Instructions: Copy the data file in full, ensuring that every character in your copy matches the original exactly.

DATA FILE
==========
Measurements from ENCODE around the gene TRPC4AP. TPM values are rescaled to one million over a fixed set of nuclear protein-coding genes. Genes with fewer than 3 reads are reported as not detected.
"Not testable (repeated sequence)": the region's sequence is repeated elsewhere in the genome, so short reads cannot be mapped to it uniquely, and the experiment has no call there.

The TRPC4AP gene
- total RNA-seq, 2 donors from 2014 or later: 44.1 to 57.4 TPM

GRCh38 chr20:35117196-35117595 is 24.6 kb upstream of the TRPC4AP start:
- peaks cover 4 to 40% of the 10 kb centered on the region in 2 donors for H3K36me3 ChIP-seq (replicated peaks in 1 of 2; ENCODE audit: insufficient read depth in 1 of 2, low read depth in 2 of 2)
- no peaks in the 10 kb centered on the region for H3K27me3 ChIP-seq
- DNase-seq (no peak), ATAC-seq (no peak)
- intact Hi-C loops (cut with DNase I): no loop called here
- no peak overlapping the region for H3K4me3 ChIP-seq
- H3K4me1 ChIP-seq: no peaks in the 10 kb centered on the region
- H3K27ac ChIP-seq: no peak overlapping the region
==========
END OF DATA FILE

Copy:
Measurements from ENCODE around the gene TRPC4AP. TPM values are rescaled to one million over a fixed set of nuclear protein-coding genes. Genes with fewer than 3 reads are reported as not detected.
"Not testable (repeated sequence)": the region's sequence is repeated elsewhere in the genome, so short reads cannot be mapped to it uniquely, and the experiment has no call there.

The TRPC4AP gene
- total RNA-seq, 2 donors from 2014 or later: 44.1 to 57.4 TPM

GRCh38 chr20:35117196-35117595 is 24.6 kb upstream of the TRPC4AP start:
- peaks cover 4 to 40% of the 10 kb centered on the region in 2 donors for H3K36me3 ChIP-seq (replicated peaks in 1 of 2; ENCODE audit: insufficient read depth in 1 of 2, low read depth in 2 of 2)
- no peaks in the 10 kb centered on the region for H3K27me3 ChIP-seq
- DNase-seq (no peak), ATAC-seq (no peak)
- intact Hi-C loops (cut with DNase I): no loop called here
- no peak overlapping the region for H3K4me3 ChIP-seq
- H3K4me1 ChIP-seq: no peaks in the 10 kb centered on the region
- H3K27ac ChIP-seq: no peak overlapping the region